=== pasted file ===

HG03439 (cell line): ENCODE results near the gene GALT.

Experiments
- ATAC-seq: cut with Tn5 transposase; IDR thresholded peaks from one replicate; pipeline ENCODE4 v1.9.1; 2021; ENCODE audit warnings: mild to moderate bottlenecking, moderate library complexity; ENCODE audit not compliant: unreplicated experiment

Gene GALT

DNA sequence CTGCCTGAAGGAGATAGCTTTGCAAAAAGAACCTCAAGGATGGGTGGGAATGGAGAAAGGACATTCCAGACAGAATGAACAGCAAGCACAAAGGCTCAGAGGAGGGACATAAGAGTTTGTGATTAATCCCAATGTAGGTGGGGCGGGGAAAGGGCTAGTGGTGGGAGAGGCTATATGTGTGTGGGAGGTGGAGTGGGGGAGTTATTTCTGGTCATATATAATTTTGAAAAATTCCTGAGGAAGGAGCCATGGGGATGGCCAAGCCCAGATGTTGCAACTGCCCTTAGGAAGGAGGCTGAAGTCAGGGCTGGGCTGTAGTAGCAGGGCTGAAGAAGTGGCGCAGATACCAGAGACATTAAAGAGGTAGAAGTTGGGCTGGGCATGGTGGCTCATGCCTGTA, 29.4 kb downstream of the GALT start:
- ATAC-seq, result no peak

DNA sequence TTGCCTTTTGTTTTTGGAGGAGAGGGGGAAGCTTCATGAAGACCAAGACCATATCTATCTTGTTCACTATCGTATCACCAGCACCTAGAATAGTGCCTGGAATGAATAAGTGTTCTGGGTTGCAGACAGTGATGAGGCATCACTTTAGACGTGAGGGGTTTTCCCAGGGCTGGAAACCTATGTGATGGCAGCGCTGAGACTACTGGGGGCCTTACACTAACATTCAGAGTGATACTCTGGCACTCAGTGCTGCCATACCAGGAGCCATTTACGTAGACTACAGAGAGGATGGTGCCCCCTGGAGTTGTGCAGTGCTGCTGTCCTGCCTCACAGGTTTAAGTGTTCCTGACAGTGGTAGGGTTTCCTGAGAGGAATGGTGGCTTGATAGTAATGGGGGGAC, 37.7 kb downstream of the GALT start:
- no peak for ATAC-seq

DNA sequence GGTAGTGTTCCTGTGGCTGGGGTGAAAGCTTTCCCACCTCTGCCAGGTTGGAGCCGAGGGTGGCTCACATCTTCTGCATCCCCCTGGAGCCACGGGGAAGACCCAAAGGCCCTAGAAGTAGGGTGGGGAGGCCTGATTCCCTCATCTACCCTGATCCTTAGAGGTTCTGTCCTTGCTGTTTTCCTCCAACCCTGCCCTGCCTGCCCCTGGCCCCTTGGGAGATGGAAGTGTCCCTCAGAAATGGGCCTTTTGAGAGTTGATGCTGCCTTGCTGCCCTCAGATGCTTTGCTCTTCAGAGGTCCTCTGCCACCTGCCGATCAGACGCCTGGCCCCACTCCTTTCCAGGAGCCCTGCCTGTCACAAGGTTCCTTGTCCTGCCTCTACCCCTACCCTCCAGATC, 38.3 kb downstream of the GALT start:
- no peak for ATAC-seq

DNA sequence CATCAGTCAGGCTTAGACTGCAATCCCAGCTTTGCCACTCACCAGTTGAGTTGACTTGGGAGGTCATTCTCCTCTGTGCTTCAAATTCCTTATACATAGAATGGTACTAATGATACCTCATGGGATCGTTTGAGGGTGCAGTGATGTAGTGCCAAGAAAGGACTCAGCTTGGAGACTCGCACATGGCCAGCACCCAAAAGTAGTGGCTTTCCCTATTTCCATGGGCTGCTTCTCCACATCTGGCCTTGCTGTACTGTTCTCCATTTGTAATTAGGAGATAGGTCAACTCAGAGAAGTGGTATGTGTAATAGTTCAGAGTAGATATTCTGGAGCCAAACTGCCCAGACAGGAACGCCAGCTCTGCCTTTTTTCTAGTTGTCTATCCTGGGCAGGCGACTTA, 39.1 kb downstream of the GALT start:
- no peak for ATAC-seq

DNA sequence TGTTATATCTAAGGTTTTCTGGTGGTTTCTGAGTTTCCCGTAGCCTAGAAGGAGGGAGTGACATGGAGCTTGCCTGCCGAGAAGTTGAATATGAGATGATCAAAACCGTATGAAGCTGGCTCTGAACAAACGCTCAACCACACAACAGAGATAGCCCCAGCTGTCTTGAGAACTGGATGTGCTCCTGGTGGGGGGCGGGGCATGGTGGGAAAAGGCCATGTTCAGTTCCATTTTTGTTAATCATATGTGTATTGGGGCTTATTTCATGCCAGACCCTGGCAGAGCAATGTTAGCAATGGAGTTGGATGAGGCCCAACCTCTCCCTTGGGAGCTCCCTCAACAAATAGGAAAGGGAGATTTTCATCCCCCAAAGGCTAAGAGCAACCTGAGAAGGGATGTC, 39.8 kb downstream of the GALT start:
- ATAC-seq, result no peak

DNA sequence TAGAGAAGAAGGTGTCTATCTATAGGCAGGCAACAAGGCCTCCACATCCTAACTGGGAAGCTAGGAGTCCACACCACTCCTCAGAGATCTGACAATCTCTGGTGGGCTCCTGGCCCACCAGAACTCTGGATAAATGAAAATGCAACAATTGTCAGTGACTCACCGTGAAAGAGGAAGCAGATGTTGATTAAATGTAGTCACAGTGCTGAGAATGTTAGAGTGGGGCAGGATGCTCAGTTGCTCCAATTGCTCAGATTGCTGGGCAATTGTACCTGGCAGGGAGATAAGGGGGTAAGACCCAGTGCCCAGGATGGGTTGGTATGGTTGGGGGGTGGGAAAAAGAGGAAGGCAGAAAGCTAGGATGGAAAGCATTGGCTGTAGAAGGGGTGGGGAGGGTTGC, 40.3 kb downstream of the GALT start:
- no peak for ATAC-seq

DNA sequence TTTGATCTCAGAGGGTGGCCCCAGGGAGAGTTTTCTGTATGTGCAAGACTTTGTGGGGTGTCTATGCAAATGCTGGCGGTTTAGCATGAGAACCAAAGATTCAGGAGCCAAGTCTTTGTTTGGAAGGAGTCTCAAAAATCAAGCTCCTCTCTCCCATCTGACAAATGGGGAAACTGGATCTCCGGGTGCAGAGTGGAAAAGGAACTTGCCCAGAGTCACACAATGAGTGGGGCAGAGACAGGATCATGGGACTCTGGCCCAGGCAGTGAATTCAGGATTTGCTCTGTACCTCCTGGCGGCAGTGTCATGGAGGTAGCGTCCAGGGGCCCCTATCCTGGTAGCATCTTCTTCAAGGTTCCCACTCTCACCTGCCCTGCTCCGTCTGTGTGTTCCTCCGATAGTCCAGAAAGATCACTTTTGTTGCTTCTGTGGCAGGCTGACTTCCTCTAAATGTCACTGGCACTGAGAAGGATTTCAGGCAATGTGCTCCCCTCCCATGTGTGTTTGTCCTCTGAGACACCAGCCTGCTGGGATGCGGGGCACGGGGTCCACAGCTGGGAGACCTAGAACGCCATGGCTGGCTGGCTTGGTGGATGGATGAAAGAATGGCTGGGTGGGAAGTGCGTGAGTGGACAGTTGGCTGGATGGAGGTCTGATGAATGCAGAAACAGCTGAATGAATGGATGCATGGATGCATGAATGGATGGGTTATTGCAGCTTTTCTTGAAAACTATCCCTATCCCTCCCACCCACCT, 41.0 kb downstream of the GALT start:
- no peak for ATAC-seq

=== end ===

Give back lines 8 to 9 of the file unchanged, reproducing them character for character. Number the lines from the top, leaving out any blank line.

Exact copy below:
- no peak for ATAC-seq

DNA sequence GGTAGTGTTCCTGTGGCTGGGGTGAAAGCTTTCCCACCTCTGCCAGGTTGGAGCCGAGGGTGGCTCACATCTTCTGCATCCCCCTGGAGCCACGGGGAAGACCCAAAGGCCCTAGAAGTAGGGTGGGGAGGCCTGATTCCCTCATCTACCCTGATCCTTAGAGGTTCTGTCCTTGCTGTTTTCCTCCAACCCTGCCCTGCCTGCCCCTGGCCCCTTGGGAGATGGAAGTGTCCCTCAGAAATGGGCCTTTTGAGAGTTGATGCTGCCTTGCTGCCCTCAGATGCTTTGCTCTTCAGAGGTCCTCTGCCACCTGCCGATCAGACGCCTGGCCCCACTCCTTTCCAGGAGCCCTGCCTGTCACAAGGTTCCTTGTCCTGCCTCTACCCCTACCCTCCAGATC, 38.3 kb downstream of the GALT start: